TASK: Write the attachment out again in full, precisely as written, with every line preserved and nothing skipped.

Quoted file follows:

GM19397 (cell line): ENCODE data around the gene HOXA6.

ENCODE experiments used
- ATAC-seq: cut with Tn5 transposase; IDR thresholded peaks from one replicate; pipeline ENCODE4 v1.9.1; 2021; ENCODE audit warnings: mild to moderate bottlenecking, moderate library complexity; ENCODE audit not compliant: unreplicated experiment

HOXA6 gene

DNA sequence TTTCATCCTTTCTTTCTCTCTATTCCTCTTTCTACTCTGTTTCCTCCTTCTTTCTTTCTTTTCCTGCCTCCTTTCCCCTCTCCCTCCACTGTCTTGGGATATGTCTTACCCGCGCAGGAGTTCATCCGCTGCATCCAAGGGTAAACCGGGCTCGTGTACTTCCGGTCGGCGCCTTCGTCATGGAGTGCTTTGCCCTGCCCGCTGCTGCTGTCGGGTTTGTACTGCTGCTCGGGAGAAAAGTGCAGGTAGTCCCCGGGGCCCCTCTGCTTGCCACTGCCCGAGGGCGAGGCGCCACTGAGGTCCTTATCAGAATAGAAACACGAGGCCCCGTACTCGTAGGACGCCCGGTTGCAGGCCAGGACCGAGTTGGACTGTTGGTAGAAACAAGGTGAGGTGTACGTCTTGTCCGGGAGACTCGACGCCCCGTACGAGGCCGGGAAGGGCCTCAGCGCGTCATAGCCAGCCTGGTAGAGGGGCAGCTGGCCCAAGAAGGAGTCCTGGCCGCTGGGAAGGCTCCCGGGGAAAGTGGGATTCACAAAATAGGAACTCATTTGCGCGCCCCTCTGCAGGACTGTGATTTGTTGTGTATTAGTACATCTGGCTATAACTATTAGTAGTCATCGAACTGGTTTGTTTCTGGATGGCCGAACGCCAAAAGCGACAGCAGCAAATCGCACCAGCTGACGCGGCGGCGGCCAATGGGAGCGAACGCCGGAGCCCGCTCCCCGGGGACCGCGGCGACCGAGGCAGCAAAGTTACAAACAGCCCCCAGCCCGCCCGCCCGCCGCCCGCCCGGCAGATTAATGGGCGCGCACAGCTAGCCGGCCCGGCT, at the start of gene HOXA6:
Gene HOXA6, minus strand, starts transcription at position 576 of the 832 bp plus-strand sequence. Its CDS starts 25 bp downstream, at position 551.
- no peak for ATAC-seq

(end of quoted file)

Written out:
GM19397 (cell line): ENCODE data around the gene HOXA6.

ENCODE experiments used
- ATAC-seq: cut with Tn5 transposase; IDR thresholded peaks from one replicate; pipeline ENCODE4 v1.9.1; 2021; ENCODE audit warnings: mild to moderate bottlenecking, moderate library complexity; ENCODE audit not compliant: unreplicated experiment

HOXA6 gene

DNA sequence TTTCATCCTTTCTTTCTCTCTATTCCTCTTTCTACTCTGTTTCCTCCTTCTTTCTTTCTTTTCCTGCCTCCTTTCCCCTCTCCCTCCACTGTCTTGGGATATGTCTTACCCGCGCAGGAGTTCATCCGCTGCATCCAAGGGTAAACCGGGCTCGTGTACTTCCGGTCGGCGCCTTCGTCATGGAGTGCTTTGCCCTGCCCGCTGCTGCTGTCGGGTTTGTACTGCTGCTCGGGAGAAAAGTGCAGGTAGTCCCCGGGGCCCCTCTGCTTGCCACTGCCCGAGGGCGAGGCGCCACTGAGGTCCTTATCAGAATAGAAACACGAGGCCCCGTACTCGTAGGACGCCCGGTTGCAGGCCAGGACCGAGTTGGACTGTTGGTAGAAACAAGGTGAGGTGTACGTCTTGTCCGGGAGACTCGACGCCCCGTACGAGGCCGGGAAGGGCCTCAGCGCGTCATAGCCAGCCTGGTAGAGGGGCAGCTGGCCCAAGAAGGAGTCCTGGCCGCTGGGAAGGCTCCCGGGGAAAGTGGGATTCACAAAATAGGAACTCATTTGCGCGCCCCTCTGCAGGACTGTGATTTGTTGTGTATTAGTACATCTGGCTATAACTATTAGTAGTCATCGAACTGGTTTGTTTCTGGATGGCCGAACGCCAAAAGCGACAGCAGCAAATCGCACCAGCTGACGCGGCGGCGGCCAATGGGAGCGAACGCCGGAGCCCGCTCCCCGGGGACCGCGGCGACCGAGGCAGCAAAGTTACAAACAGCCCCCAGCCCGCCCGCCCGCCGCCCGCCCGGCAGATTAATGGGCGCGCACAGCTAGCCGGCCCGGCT, at the start of gene HOXA6:
Gene HOXA6, minus strand, starts transcription at position 576 of the 832 bp plus-strand sequence. Its CDS starts 25 bp downstream, at position 551.
- no peak for ATAC-seq